- Traumatising content
To be a synth is the greatest privilege an individual could be born into. What greater purpose or grander sense of fulfillment could one hope for than to be a tool of King Decon, the ruler of the Galaxy?
09T07 doesn’t know what more they want, but they know they’re missing something. Friendship? Intimacy? This seems to be the answer when they find others who are also not as King Decon intended them to be. However, how long can such things last among tools to be used and discarded? And how far are they willing to go to protect their loved ones in the face of duty?
Thanks to Julia Peitzer for consultation regarding gender-expansive and non-binary identities
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It's early days yet, but Synth is very promising.
What would happen if someone with feeling and freewill were thrown into a world where only duty mattered?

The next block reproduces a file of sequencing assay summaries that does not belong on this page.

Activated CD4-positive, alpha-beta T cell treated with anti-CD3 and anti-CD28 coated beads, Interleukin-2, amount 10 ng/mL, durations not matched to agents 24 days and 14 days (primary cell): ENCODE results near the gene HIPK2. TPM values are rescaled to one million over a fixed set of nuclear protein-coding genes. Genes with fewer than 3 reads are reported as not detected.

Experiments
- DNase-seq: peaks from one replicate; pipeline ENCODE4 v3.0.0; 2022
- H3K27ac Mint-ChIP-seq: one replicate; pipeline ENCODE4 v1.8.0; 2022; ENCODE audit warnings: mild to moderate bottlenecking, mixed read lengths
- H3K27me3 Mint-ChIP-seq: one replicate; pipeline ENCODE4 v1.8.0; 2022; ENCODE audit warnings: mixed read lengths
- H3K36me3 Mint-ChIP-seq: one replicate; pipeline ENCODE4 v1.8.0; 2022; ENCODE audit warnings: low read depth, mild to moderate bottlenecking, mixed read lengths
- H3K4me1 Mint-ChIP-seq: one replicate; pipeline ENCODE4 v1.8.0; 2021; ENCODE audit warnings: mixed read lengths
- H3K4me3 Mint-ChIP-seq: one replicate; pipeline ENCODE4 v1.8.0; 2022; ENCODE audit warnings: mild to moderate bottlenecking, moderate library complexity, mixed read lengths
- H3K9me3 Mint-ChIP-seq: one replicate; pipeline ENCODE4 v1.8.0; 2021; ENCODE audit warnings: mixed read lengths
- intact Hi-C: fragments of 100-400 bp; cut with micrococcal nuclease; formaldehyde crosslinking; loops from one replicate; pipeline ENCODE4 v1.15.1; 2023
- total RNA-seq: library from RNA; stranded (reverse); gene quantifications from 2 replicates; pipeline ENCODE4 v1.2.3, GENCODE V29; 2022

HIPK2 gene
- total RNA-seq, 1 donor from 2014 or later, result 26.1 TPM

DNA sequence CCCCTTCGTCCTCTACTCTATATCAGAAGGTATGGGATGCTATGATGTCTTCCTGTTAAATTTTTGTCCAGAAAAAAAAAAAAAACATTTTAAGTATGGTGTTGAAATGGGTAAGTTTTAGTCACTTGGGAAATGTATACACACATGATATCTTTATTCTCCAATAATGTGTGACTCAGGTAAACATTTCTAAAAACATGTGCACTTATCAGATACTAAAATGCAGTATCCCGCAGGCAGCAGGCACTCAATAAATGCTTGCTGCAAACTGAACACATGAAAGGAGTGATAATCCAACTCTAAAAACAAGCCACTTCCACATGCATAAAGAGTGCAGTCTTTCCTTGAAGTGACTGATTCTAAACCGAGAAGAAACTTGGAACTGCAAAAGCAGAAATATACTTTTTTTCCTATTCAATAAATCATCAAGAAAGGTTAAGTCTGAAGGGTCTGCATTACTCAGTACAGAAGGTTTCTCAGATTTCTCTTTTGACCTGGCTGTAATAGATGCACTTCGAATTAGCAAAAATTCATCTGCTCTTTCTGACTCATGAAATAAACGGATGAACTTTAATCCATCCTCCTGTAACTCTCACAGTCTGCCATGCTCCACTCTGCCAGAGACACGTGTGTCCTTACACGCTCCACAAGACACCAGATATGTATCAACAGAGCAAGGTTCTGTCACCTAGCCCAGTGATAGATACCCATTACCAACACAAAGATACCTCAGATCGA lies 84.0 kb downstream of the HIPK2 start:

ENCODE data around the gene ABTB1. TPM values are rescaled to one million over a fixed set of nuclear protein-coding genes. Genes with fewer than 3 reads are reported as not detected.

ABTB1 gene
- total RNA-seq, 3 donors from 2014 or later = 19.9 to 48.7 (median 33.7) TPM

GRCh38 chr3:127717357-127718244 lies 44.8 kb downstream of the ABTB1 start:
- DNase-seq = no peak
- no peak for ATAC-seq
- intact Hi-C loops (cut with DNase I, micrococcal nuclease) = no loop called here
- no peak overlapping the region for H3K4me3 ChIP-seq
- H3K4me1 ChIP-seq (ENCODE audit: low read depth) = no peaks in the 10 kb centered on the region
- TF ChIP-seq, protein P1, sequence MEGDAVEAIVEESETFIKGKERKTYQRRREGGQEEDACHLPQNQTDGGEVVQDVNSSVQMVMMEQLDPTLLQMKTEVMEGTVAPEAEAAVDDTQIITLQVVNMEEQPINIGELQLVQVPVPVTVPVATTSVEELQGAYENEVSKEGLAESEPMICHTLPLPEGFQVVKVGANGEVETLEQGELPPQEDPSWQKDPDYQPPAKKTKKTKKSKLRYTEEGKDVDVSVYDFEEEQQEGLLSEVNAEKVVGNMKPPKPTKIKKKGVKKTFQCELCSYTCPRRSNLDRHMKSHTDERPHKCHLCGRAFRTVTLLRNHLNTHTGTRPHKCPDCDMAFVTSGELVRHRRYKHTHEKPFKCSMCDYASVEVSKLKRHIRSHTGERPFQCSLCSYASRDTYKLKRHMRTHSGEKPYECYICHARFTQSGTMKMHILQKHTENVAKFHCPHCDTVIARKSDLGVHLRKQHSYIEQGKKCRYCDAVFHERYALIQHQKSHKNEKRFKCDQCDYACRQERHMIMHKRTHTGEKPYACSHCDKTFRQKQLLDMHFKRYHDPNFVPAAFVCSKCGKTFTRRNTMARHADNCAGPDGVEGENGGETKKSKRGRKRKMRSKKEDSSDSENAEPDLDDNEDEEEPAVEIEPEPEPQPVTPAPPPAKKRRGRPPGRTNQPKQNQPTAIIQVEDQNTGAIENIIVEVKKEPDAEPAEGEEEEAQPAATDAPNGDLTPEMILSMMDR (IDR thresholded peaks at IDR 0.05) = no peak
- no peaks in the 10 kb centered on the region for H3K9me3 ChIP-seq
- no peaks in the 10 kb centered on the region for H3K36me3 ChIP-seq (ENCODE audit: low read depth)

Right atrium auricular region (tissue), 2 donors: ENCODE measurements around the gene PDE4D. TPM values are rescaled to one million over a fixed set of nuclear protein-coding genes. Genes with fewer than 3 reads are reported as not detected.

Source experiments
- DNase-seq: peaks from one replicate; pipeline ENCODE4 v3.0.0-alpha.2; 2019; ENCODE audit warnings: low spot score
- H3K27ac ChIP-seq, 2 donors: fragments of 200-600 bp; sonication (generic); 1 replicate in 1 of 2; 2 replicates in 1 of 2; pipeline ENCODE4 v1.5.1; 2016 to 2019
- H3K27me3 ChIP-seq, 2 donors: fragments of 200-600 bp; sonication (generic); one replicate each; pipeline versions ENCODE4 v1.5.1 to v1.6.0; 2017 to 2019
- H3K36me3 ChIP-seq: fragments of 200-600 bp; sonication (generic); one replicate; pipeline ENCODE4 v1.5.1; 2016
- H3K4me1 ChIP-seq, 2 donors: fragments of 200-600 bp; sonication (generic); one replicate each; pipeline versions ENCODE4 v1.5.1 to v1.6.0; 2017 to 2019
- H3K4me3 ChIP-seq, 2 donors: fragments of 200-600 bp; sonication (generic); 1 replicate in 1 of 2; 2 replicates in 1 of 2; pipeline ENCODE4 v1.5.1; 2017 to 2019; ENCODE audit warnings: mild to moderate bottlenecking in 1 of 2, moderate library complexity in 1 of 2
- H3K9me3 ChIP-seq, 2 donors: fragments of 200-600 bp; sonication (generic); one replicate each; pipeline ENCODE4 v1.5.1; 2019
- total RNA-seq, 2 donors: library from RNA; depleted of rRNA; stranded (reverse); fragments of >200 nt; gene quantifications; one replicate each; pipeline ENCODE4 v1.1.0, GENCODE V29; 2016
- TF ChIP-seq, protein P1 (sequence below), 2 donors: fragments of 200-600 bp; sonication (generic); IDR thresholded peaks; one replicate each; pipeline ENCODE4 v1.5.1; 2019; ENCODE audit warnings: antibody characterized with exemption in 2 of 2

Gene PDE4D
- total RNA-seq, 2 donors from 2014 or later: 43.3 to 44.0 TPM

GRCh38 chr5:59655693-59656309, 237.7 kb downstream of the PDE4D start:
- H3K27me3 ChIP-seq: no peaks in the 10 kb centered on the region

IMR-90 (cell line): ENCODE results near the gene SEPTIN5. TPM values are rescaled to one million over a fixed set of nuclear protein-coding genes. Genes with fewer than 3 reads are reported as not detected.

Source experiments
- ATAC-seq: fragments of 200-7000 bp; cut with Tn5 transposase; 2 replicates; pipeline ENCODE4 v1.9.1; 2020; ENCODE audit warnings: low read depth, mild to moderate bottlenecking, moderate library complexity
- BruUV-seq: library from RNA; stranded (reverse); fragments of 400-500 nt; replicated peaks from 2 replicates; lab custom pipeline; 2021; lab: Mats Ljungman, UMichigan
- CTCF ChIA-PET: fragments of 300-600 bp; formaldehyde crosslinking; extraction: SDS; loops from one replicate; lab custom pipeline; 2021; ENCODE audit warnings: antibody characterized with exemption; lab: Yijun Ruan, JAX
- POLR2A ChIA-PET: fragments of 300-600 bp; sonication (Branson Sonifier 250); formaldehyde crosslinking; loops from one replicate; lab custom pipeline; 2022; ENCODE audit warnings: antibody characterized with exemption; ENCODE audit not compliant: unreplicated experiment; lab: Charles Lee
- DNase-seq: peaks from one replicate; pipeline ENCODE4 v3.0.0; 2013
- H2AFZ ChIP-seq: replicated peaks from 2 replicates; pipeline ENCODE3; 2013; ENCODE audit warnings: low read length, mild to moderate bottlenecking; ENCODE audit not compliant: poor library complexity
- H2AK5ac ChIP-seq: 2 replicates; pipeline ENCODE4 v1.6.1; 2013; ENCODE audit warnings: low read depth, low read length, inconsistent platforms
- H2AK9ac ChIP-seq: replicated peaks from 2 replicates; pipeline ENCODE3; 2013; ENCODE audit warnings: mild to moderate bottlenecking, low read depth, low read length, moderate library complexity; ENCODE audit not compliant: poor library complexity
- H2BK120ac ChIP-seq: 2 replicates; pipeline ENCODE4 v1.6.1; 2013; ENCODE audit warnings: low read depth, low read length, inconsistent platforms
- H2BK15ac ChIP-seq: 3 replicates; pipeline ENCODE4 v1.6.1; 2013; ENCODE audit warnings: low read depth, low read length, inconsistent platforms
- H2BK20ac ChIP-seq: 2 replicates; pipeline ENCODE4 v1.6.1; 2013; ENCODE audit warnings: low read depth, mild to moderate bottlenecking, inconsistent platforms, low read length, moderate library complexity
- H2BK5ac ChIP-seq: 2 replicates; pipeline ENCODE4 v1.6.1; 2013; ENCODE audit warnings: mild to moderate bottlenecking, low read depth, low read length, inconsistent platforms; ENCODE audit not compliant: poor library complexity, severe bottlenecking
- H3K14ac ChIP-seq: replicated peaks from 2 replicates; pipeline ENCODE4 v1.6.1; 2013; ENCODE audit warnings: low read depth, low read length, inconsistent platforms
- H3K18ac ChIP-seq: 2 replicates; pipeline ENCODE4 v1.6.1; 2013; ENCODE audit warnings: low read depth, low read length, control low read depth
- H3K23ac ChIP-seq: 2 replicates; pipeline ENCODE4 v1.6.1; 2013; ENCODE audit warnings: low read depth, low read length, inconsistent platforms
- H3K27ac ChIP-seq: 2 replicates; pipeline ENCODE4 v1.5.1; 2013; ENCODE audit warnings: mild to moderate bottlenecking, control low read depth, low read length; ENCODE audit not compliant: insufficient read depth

Would they thrive? Fail? Would life's hard experiences ground their hope and innocence down to nothing? Or would their heart change what lies around them?
Synth asks these questions and though we haven't gotten answers yet, I am eager to find out what they are.
Synth has taken a thoughtful pace, deliberately building its characters and world.
Already, the setting is growing and we have had delightful moments shared between the two main characters. We also have dread. The hints are subtle, but there's a promise of dark times ahead.
Witch's writing is clear and smooth, with little flourishes to add imagery and make things pop.
However, she truly shines with her dialogue. She uses diction, cadence and even the variance of contractions to differentiate one character from the next.